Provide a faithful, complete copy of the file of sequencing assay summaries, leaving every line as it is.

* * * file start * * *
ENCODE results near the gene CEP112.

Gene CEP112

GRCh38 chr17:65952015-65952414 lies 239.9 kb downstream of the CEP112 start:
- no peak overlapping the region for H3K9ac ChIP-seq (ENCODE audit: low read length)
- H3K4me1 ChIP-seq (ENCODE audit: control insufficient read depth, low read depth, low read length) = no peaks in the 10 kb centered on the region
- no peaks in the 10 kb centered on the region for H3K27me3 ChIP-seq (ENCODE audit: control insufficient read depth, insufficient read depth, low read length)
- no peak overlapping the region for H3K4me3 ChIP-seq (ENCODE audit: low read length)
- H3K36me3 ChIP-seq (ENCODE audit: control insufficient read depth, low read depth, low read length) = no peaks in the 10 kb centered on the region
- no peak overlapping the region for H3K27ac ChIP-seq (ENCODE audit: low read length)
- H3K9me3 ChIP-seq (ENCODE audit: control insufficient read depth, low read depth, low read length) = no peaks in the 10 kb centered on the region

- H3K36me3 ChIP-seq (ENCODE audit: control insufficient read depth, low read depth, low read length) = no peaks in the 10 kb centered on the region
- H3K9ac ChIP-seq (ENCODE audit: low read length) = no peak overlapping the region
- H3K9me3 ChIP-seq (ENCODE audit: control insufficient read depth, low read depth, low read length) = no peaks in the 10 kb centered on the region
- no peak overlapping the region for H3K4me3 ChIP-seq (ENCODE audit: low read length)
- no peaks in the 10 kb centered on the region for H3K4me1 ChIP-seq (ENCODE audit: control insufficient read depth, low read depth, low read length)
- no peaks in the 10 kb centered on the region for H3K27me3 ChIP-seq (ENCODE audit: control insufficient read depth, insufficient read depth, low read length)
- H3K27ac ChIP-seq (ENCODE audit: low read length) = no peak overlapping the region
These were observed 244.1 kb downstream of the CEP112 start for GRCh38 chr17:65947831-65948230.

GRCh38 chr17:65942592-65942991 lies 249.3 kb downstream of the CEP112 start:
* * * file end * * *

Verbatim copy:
ENCODE results near the gene CEP112.

Gene CEP112

GRCh38 chr17:65952015-65952414 lies 239.9 kb downstream of the CEP112 start:
- no peak overlapping the region for H3K9ac ChIP-seq (ENCODE audit: low read length)
- H3K4me1 ChIP-seq (ENCODE audit: control insufficient read depth, low read depth, low read length) = no peaks in the 10 kb centered on the region
- no peaks in the 10 kb centered on the region for H3K27me3 ChIP-seq (ENCODE audit: control insufficient read depth, insufficient read depth, low read length)
- no peak overlapping the region for H3K4me3 ChIP-seq (ENCODE audit: low read length)
- H3K36me3 ChIP-seq (ENCODE audit: control insufficient read depth, low read depth, low read length) = no peaks in the 10 kb centered on the region
- no peak overlapping the region for H3K27ac ChIP-seq (ENCODE audit: low read length)
- H3K9me3 ChIP-seq (ENCODE audit: control insufficient read depth, low read depth, low read length) = no peaks in the 10 kb centered on the region

- H3K36me3 ChIP-seq (ENCODE audit: control insufficient read depth, low read depth, low read length) = no peaks in the 10 kb centered on the region
- H3K9ac ChIP-seq (ENCODE audit: low read length) = no peak overlapping the region
- H3K9me3 ChIP-seq (ENCODE audit: control insufficient read depth, low read depth, low read length) = no peaks in the 10 kb centered on the region
- no peak overlapping the region for H3K4me3 ChIP-seq (ENCODE audit: low read length)
- no peaks in the 10 kb centered on the region for H3K4me1 ChIP-seq (ENCODE audit: control insufficient read depth, low read depth, low read length)
- no peaks in the 10 kb centered on the region for H3K27me3 ChIP-seq (ENCODE audit: control insufficient read depth, insufficient read depth, low read length)
- H3K27ac ChIP-seq (ENCODE audit: low read length) = no peak overlapping the region
These were observed 244.1 kb downstream of the CEP112 start for GRCh38 chr17:65947831-65948230.

GRCh38 chr17:65942592-65942991 lies 249.3 kb downstream of the CEP112 start: